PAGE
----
When a positive immune response was observed in the SKILs or the peripheral CD8+ T cells of a patient, we attempted to characterize the antigenic region(s) recognized by the CD8+ T cells. To investigate this, cells were screened for their specificity after stimulation with aEBV-B cells pulsed with pools of 10 overlapping 15-mer peptides. We were able to investigate the antigenic regions recognized by the CD8+ T cells in both compartments of 4/10 patients mounting a CD8+ T-cell response in both compartments (Table 2, Figure 1(b)). As this screening method requires high amounts of both skin- and blood-derived CD8+ T cells, it was not possible to perform this screening for all patients included in this study. SKILs could not always be sufficiently expanded for detection of the fine specificity. Also for peripheral blood screening, leftover material from the vaccinal material was used and available material was a limiting factor in some cases. Nevertheless, in this limited group of patients, both regions containing previously described epitopes as well as regions that do not contain described epitopes were recognized [24]. These broad T-cell responses are a result of the use of full-length mRNA for TriMixDC-MEL treatment, resulting in the presentation of the complete antigenic repertoire without HLA restriction [1]. Some epitopes were recognized by CD8+ T cells isolated from both compartments, but the majority was either recognized by SKILs or peripheral T cells.

Table 2: Monitoring the fine specificity of the antigen-specific CD8+ T-cell responses in DTH skin biopsies and peripheral blood of melanoma patients.

Although only a small number of patients could be screened, these data suggest that there is a partial overlap between the antigenic regions recognized by CD8+ T cells situated in both compartments but that a certain degree of compartmentalization might take place. On the other hand, we cannot exclude that this phenomenon is due to technical limitations of our monitoring techniques. Both DTH skin biopsy and peripheral blood immune monitoring require in vitro culturing of the T cells and expansion of responding T lymphocytes up to detectable frequencies. As such, a bias towards T cells specific to certain peptides can arise, as some antigen-specific CD8+ T cells could be overgrown by others.

In this study, we show that TAA-specific T cells can be detected in peripheral blood and DTH skin biopsies after TriMixDC-MEL treatment. Our results show that TAA-specific CD8+ T cells circulate in the blood stream. These T cells have the potential to access every place in the body via the circulation. This is of great importance for the eradication of metastasized disease. T cells that were found at the DTH skin biopsy highlight the capacity of the induced TAA-specific CD8+ T cells to leave the bloodstream and to migrate to tissues with enhanced expression of the treatment TAA. In addition, when tumor lesions are accessible, it should be interesting to also look at this site if antigen-specific T cells are present. The group of Tjin et al. [5] investigated the antigen specificity of tumor-infiltrating lymphocytes (TILs). They detected more antigen-specific TIL compared to antigen-specific T cells in the peripheral blood, indicating that T-cell responses could be missed when looking only at circulating T cells. It is thus of great importance to investigate the vaccinal antigen-specific immune response in as many compartments as possible to find all possible antigen-specific T lymphocytes.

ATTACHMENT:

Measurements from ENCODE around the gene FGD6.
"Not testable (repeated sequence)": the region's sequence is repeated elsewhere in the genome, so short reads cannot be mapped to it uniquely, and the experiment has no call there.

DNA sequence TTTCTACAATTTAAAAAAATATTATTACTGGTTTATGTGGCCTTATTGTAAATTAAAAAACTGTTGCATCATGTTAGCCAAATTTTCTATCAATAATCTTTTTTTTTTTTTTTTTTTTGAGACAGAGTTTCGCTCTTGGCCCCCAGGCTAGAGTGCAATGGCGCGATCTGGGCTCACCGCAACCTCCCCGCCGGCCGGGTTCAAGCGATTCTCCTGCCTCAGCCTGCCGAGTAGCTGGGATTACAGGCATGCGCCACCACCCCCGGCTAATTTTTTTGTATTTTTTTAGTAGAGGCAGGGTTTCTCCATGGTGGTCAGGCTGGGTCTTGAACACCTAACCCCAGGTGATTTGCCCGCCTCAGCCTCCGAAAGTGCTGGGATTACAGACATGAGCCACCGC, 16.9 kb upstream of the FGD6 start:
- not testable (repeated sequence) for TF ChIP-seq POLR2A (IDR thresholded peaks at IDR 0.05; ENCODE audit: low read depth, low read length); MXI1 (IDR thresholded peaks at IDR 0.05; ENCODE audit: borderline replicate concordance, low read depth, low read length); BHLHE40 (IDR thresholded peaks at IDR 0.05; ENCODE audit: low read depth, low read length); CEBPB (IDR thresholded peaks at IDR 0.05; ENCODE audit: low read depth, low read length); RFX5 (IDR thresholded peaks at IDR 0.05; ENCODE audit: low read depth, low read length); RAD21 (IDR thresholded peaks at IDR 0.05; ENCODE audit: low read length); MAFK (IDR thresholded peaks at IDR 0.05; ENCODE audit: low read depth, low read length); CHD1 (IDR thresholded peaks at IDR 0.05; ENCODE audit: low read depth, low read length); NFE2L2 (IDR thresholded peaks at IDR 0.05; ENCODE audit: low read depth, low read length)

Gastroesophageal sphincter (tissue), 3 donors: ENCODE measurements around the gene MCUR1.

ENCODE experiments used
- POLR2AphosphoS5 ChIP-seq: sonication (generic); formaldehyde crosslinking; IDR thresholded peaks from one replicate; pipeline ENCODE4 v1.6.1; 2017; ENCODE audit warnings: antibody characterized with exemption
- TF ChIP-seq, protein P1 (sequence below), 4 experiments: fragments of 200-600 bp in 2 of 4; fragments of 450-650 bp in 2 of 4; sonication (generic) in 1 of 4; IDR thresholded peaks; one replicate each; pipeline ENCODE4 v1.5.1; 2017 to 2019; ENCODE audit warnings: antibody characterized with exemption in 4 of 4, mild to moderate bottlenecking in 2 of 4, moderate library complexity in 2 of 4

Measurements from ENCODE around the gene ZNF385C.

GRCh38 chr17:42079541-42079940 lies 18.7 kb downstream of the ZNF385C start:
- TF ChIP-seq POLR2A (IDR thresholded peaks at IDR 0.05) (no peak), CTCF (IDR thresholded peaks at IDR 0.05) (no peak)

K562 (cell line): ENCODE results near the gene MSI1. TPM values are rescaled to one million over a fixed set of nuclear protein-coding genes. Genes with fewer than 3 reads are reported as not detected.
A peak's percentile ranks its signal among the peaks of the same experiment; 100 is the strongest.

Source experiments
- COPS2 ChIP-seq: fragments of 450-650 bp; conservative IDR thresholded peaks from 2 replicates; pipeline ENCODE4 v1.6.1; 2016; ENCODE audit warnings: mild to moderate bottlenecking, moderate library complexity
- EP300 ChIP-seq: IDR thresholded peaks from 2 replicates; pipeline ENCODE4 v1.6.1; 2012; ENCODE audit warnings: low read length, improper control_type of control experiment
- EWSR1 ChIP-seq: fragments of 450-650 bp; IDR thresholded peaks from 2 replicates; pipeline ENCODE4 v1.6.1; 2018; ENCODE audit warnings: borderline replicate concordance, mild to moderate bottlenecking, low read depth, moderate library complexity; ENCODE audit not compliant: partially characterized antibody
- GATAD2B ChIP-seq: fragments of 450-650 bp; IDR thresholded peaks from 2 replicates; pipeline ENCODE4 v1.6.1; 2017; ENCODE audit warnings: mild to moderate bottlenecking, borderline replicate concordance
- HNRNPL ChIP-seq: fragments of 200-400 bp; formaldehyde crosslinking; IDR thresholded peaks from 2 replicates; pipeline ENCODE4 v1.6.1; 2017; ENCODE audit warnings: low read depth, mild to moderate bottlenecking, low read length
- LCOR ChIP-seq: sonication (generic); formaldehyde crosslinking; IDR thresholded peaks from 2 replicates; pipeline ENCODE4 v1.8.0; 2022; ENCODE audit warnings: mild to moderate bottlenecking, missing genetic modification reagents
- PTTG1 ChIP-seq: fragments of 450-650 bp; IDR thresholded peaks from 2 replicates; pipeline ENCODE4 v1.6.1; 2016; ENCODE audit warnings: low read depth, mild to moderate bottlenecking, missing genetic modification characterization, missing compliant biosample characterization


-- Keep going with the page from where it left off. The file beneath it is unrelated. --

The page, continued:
4. General Conclusion and Future Perspectives

We here report that treatment antigen-specific T cells can be detected both in the skin and the peripheral blood of melanoma patients. Although we see a high overlap between TAA-specific immune responses after TriMixDC-MEL treatment, the observed compartmentalization on the level of recognized antigenic regions highlights the importance of screening for immune responses in different compartments. We hypothesize that the detection of responses against treatment antigens in different body compartments might enable us to refine vaccine strategies and to optimize them.


The authors wish to thank Elsy Vaeremans, Petra Roman, Xavier Debaere, Gwenny De Metter, Abderahim Hbeddou, Inge Betz, Carine Wartel, Chiraz Mahmoud, and Steven Heynderickx for excellent technical assistance and the Department of Radiotherapy of the UZ Brussel for the irradiation of the EBV-B cells. TriMix-DCs are the topic of a current patent application (WO2009/034172). A. Bonehill and K. Thielemans are mentioned as inventors of this application. None of the authors involved in this study receives any form of support or remuneration related to this platform. This work was supported by grants from the Interuniversity Attraction Poles Program—Belgian State—Belgian Science Policy, the National Cancer Plan of the Federal Ministry of Health, the Stichting tegen Kanker, the Vlaamse Liga tegen Kanker, an Integrated Project and a Network of Excellence sponsored by the EU FP-6, an IWT-TBM program, the Fonds voor Wetenschappelijk Onderzoek Vlaanderen (FWO-Vlaanderen), and the Willy Gepts Wetenschappelijk Fonds of the UZ Brussel. S. Wilgenhof is a Ph.D. fellow, and A. Bonehill is a postdoctoral fellow of the FWO-Vlaanderen. D. Benteyn and A. M. T. Van Nuffel contributed equally to this work.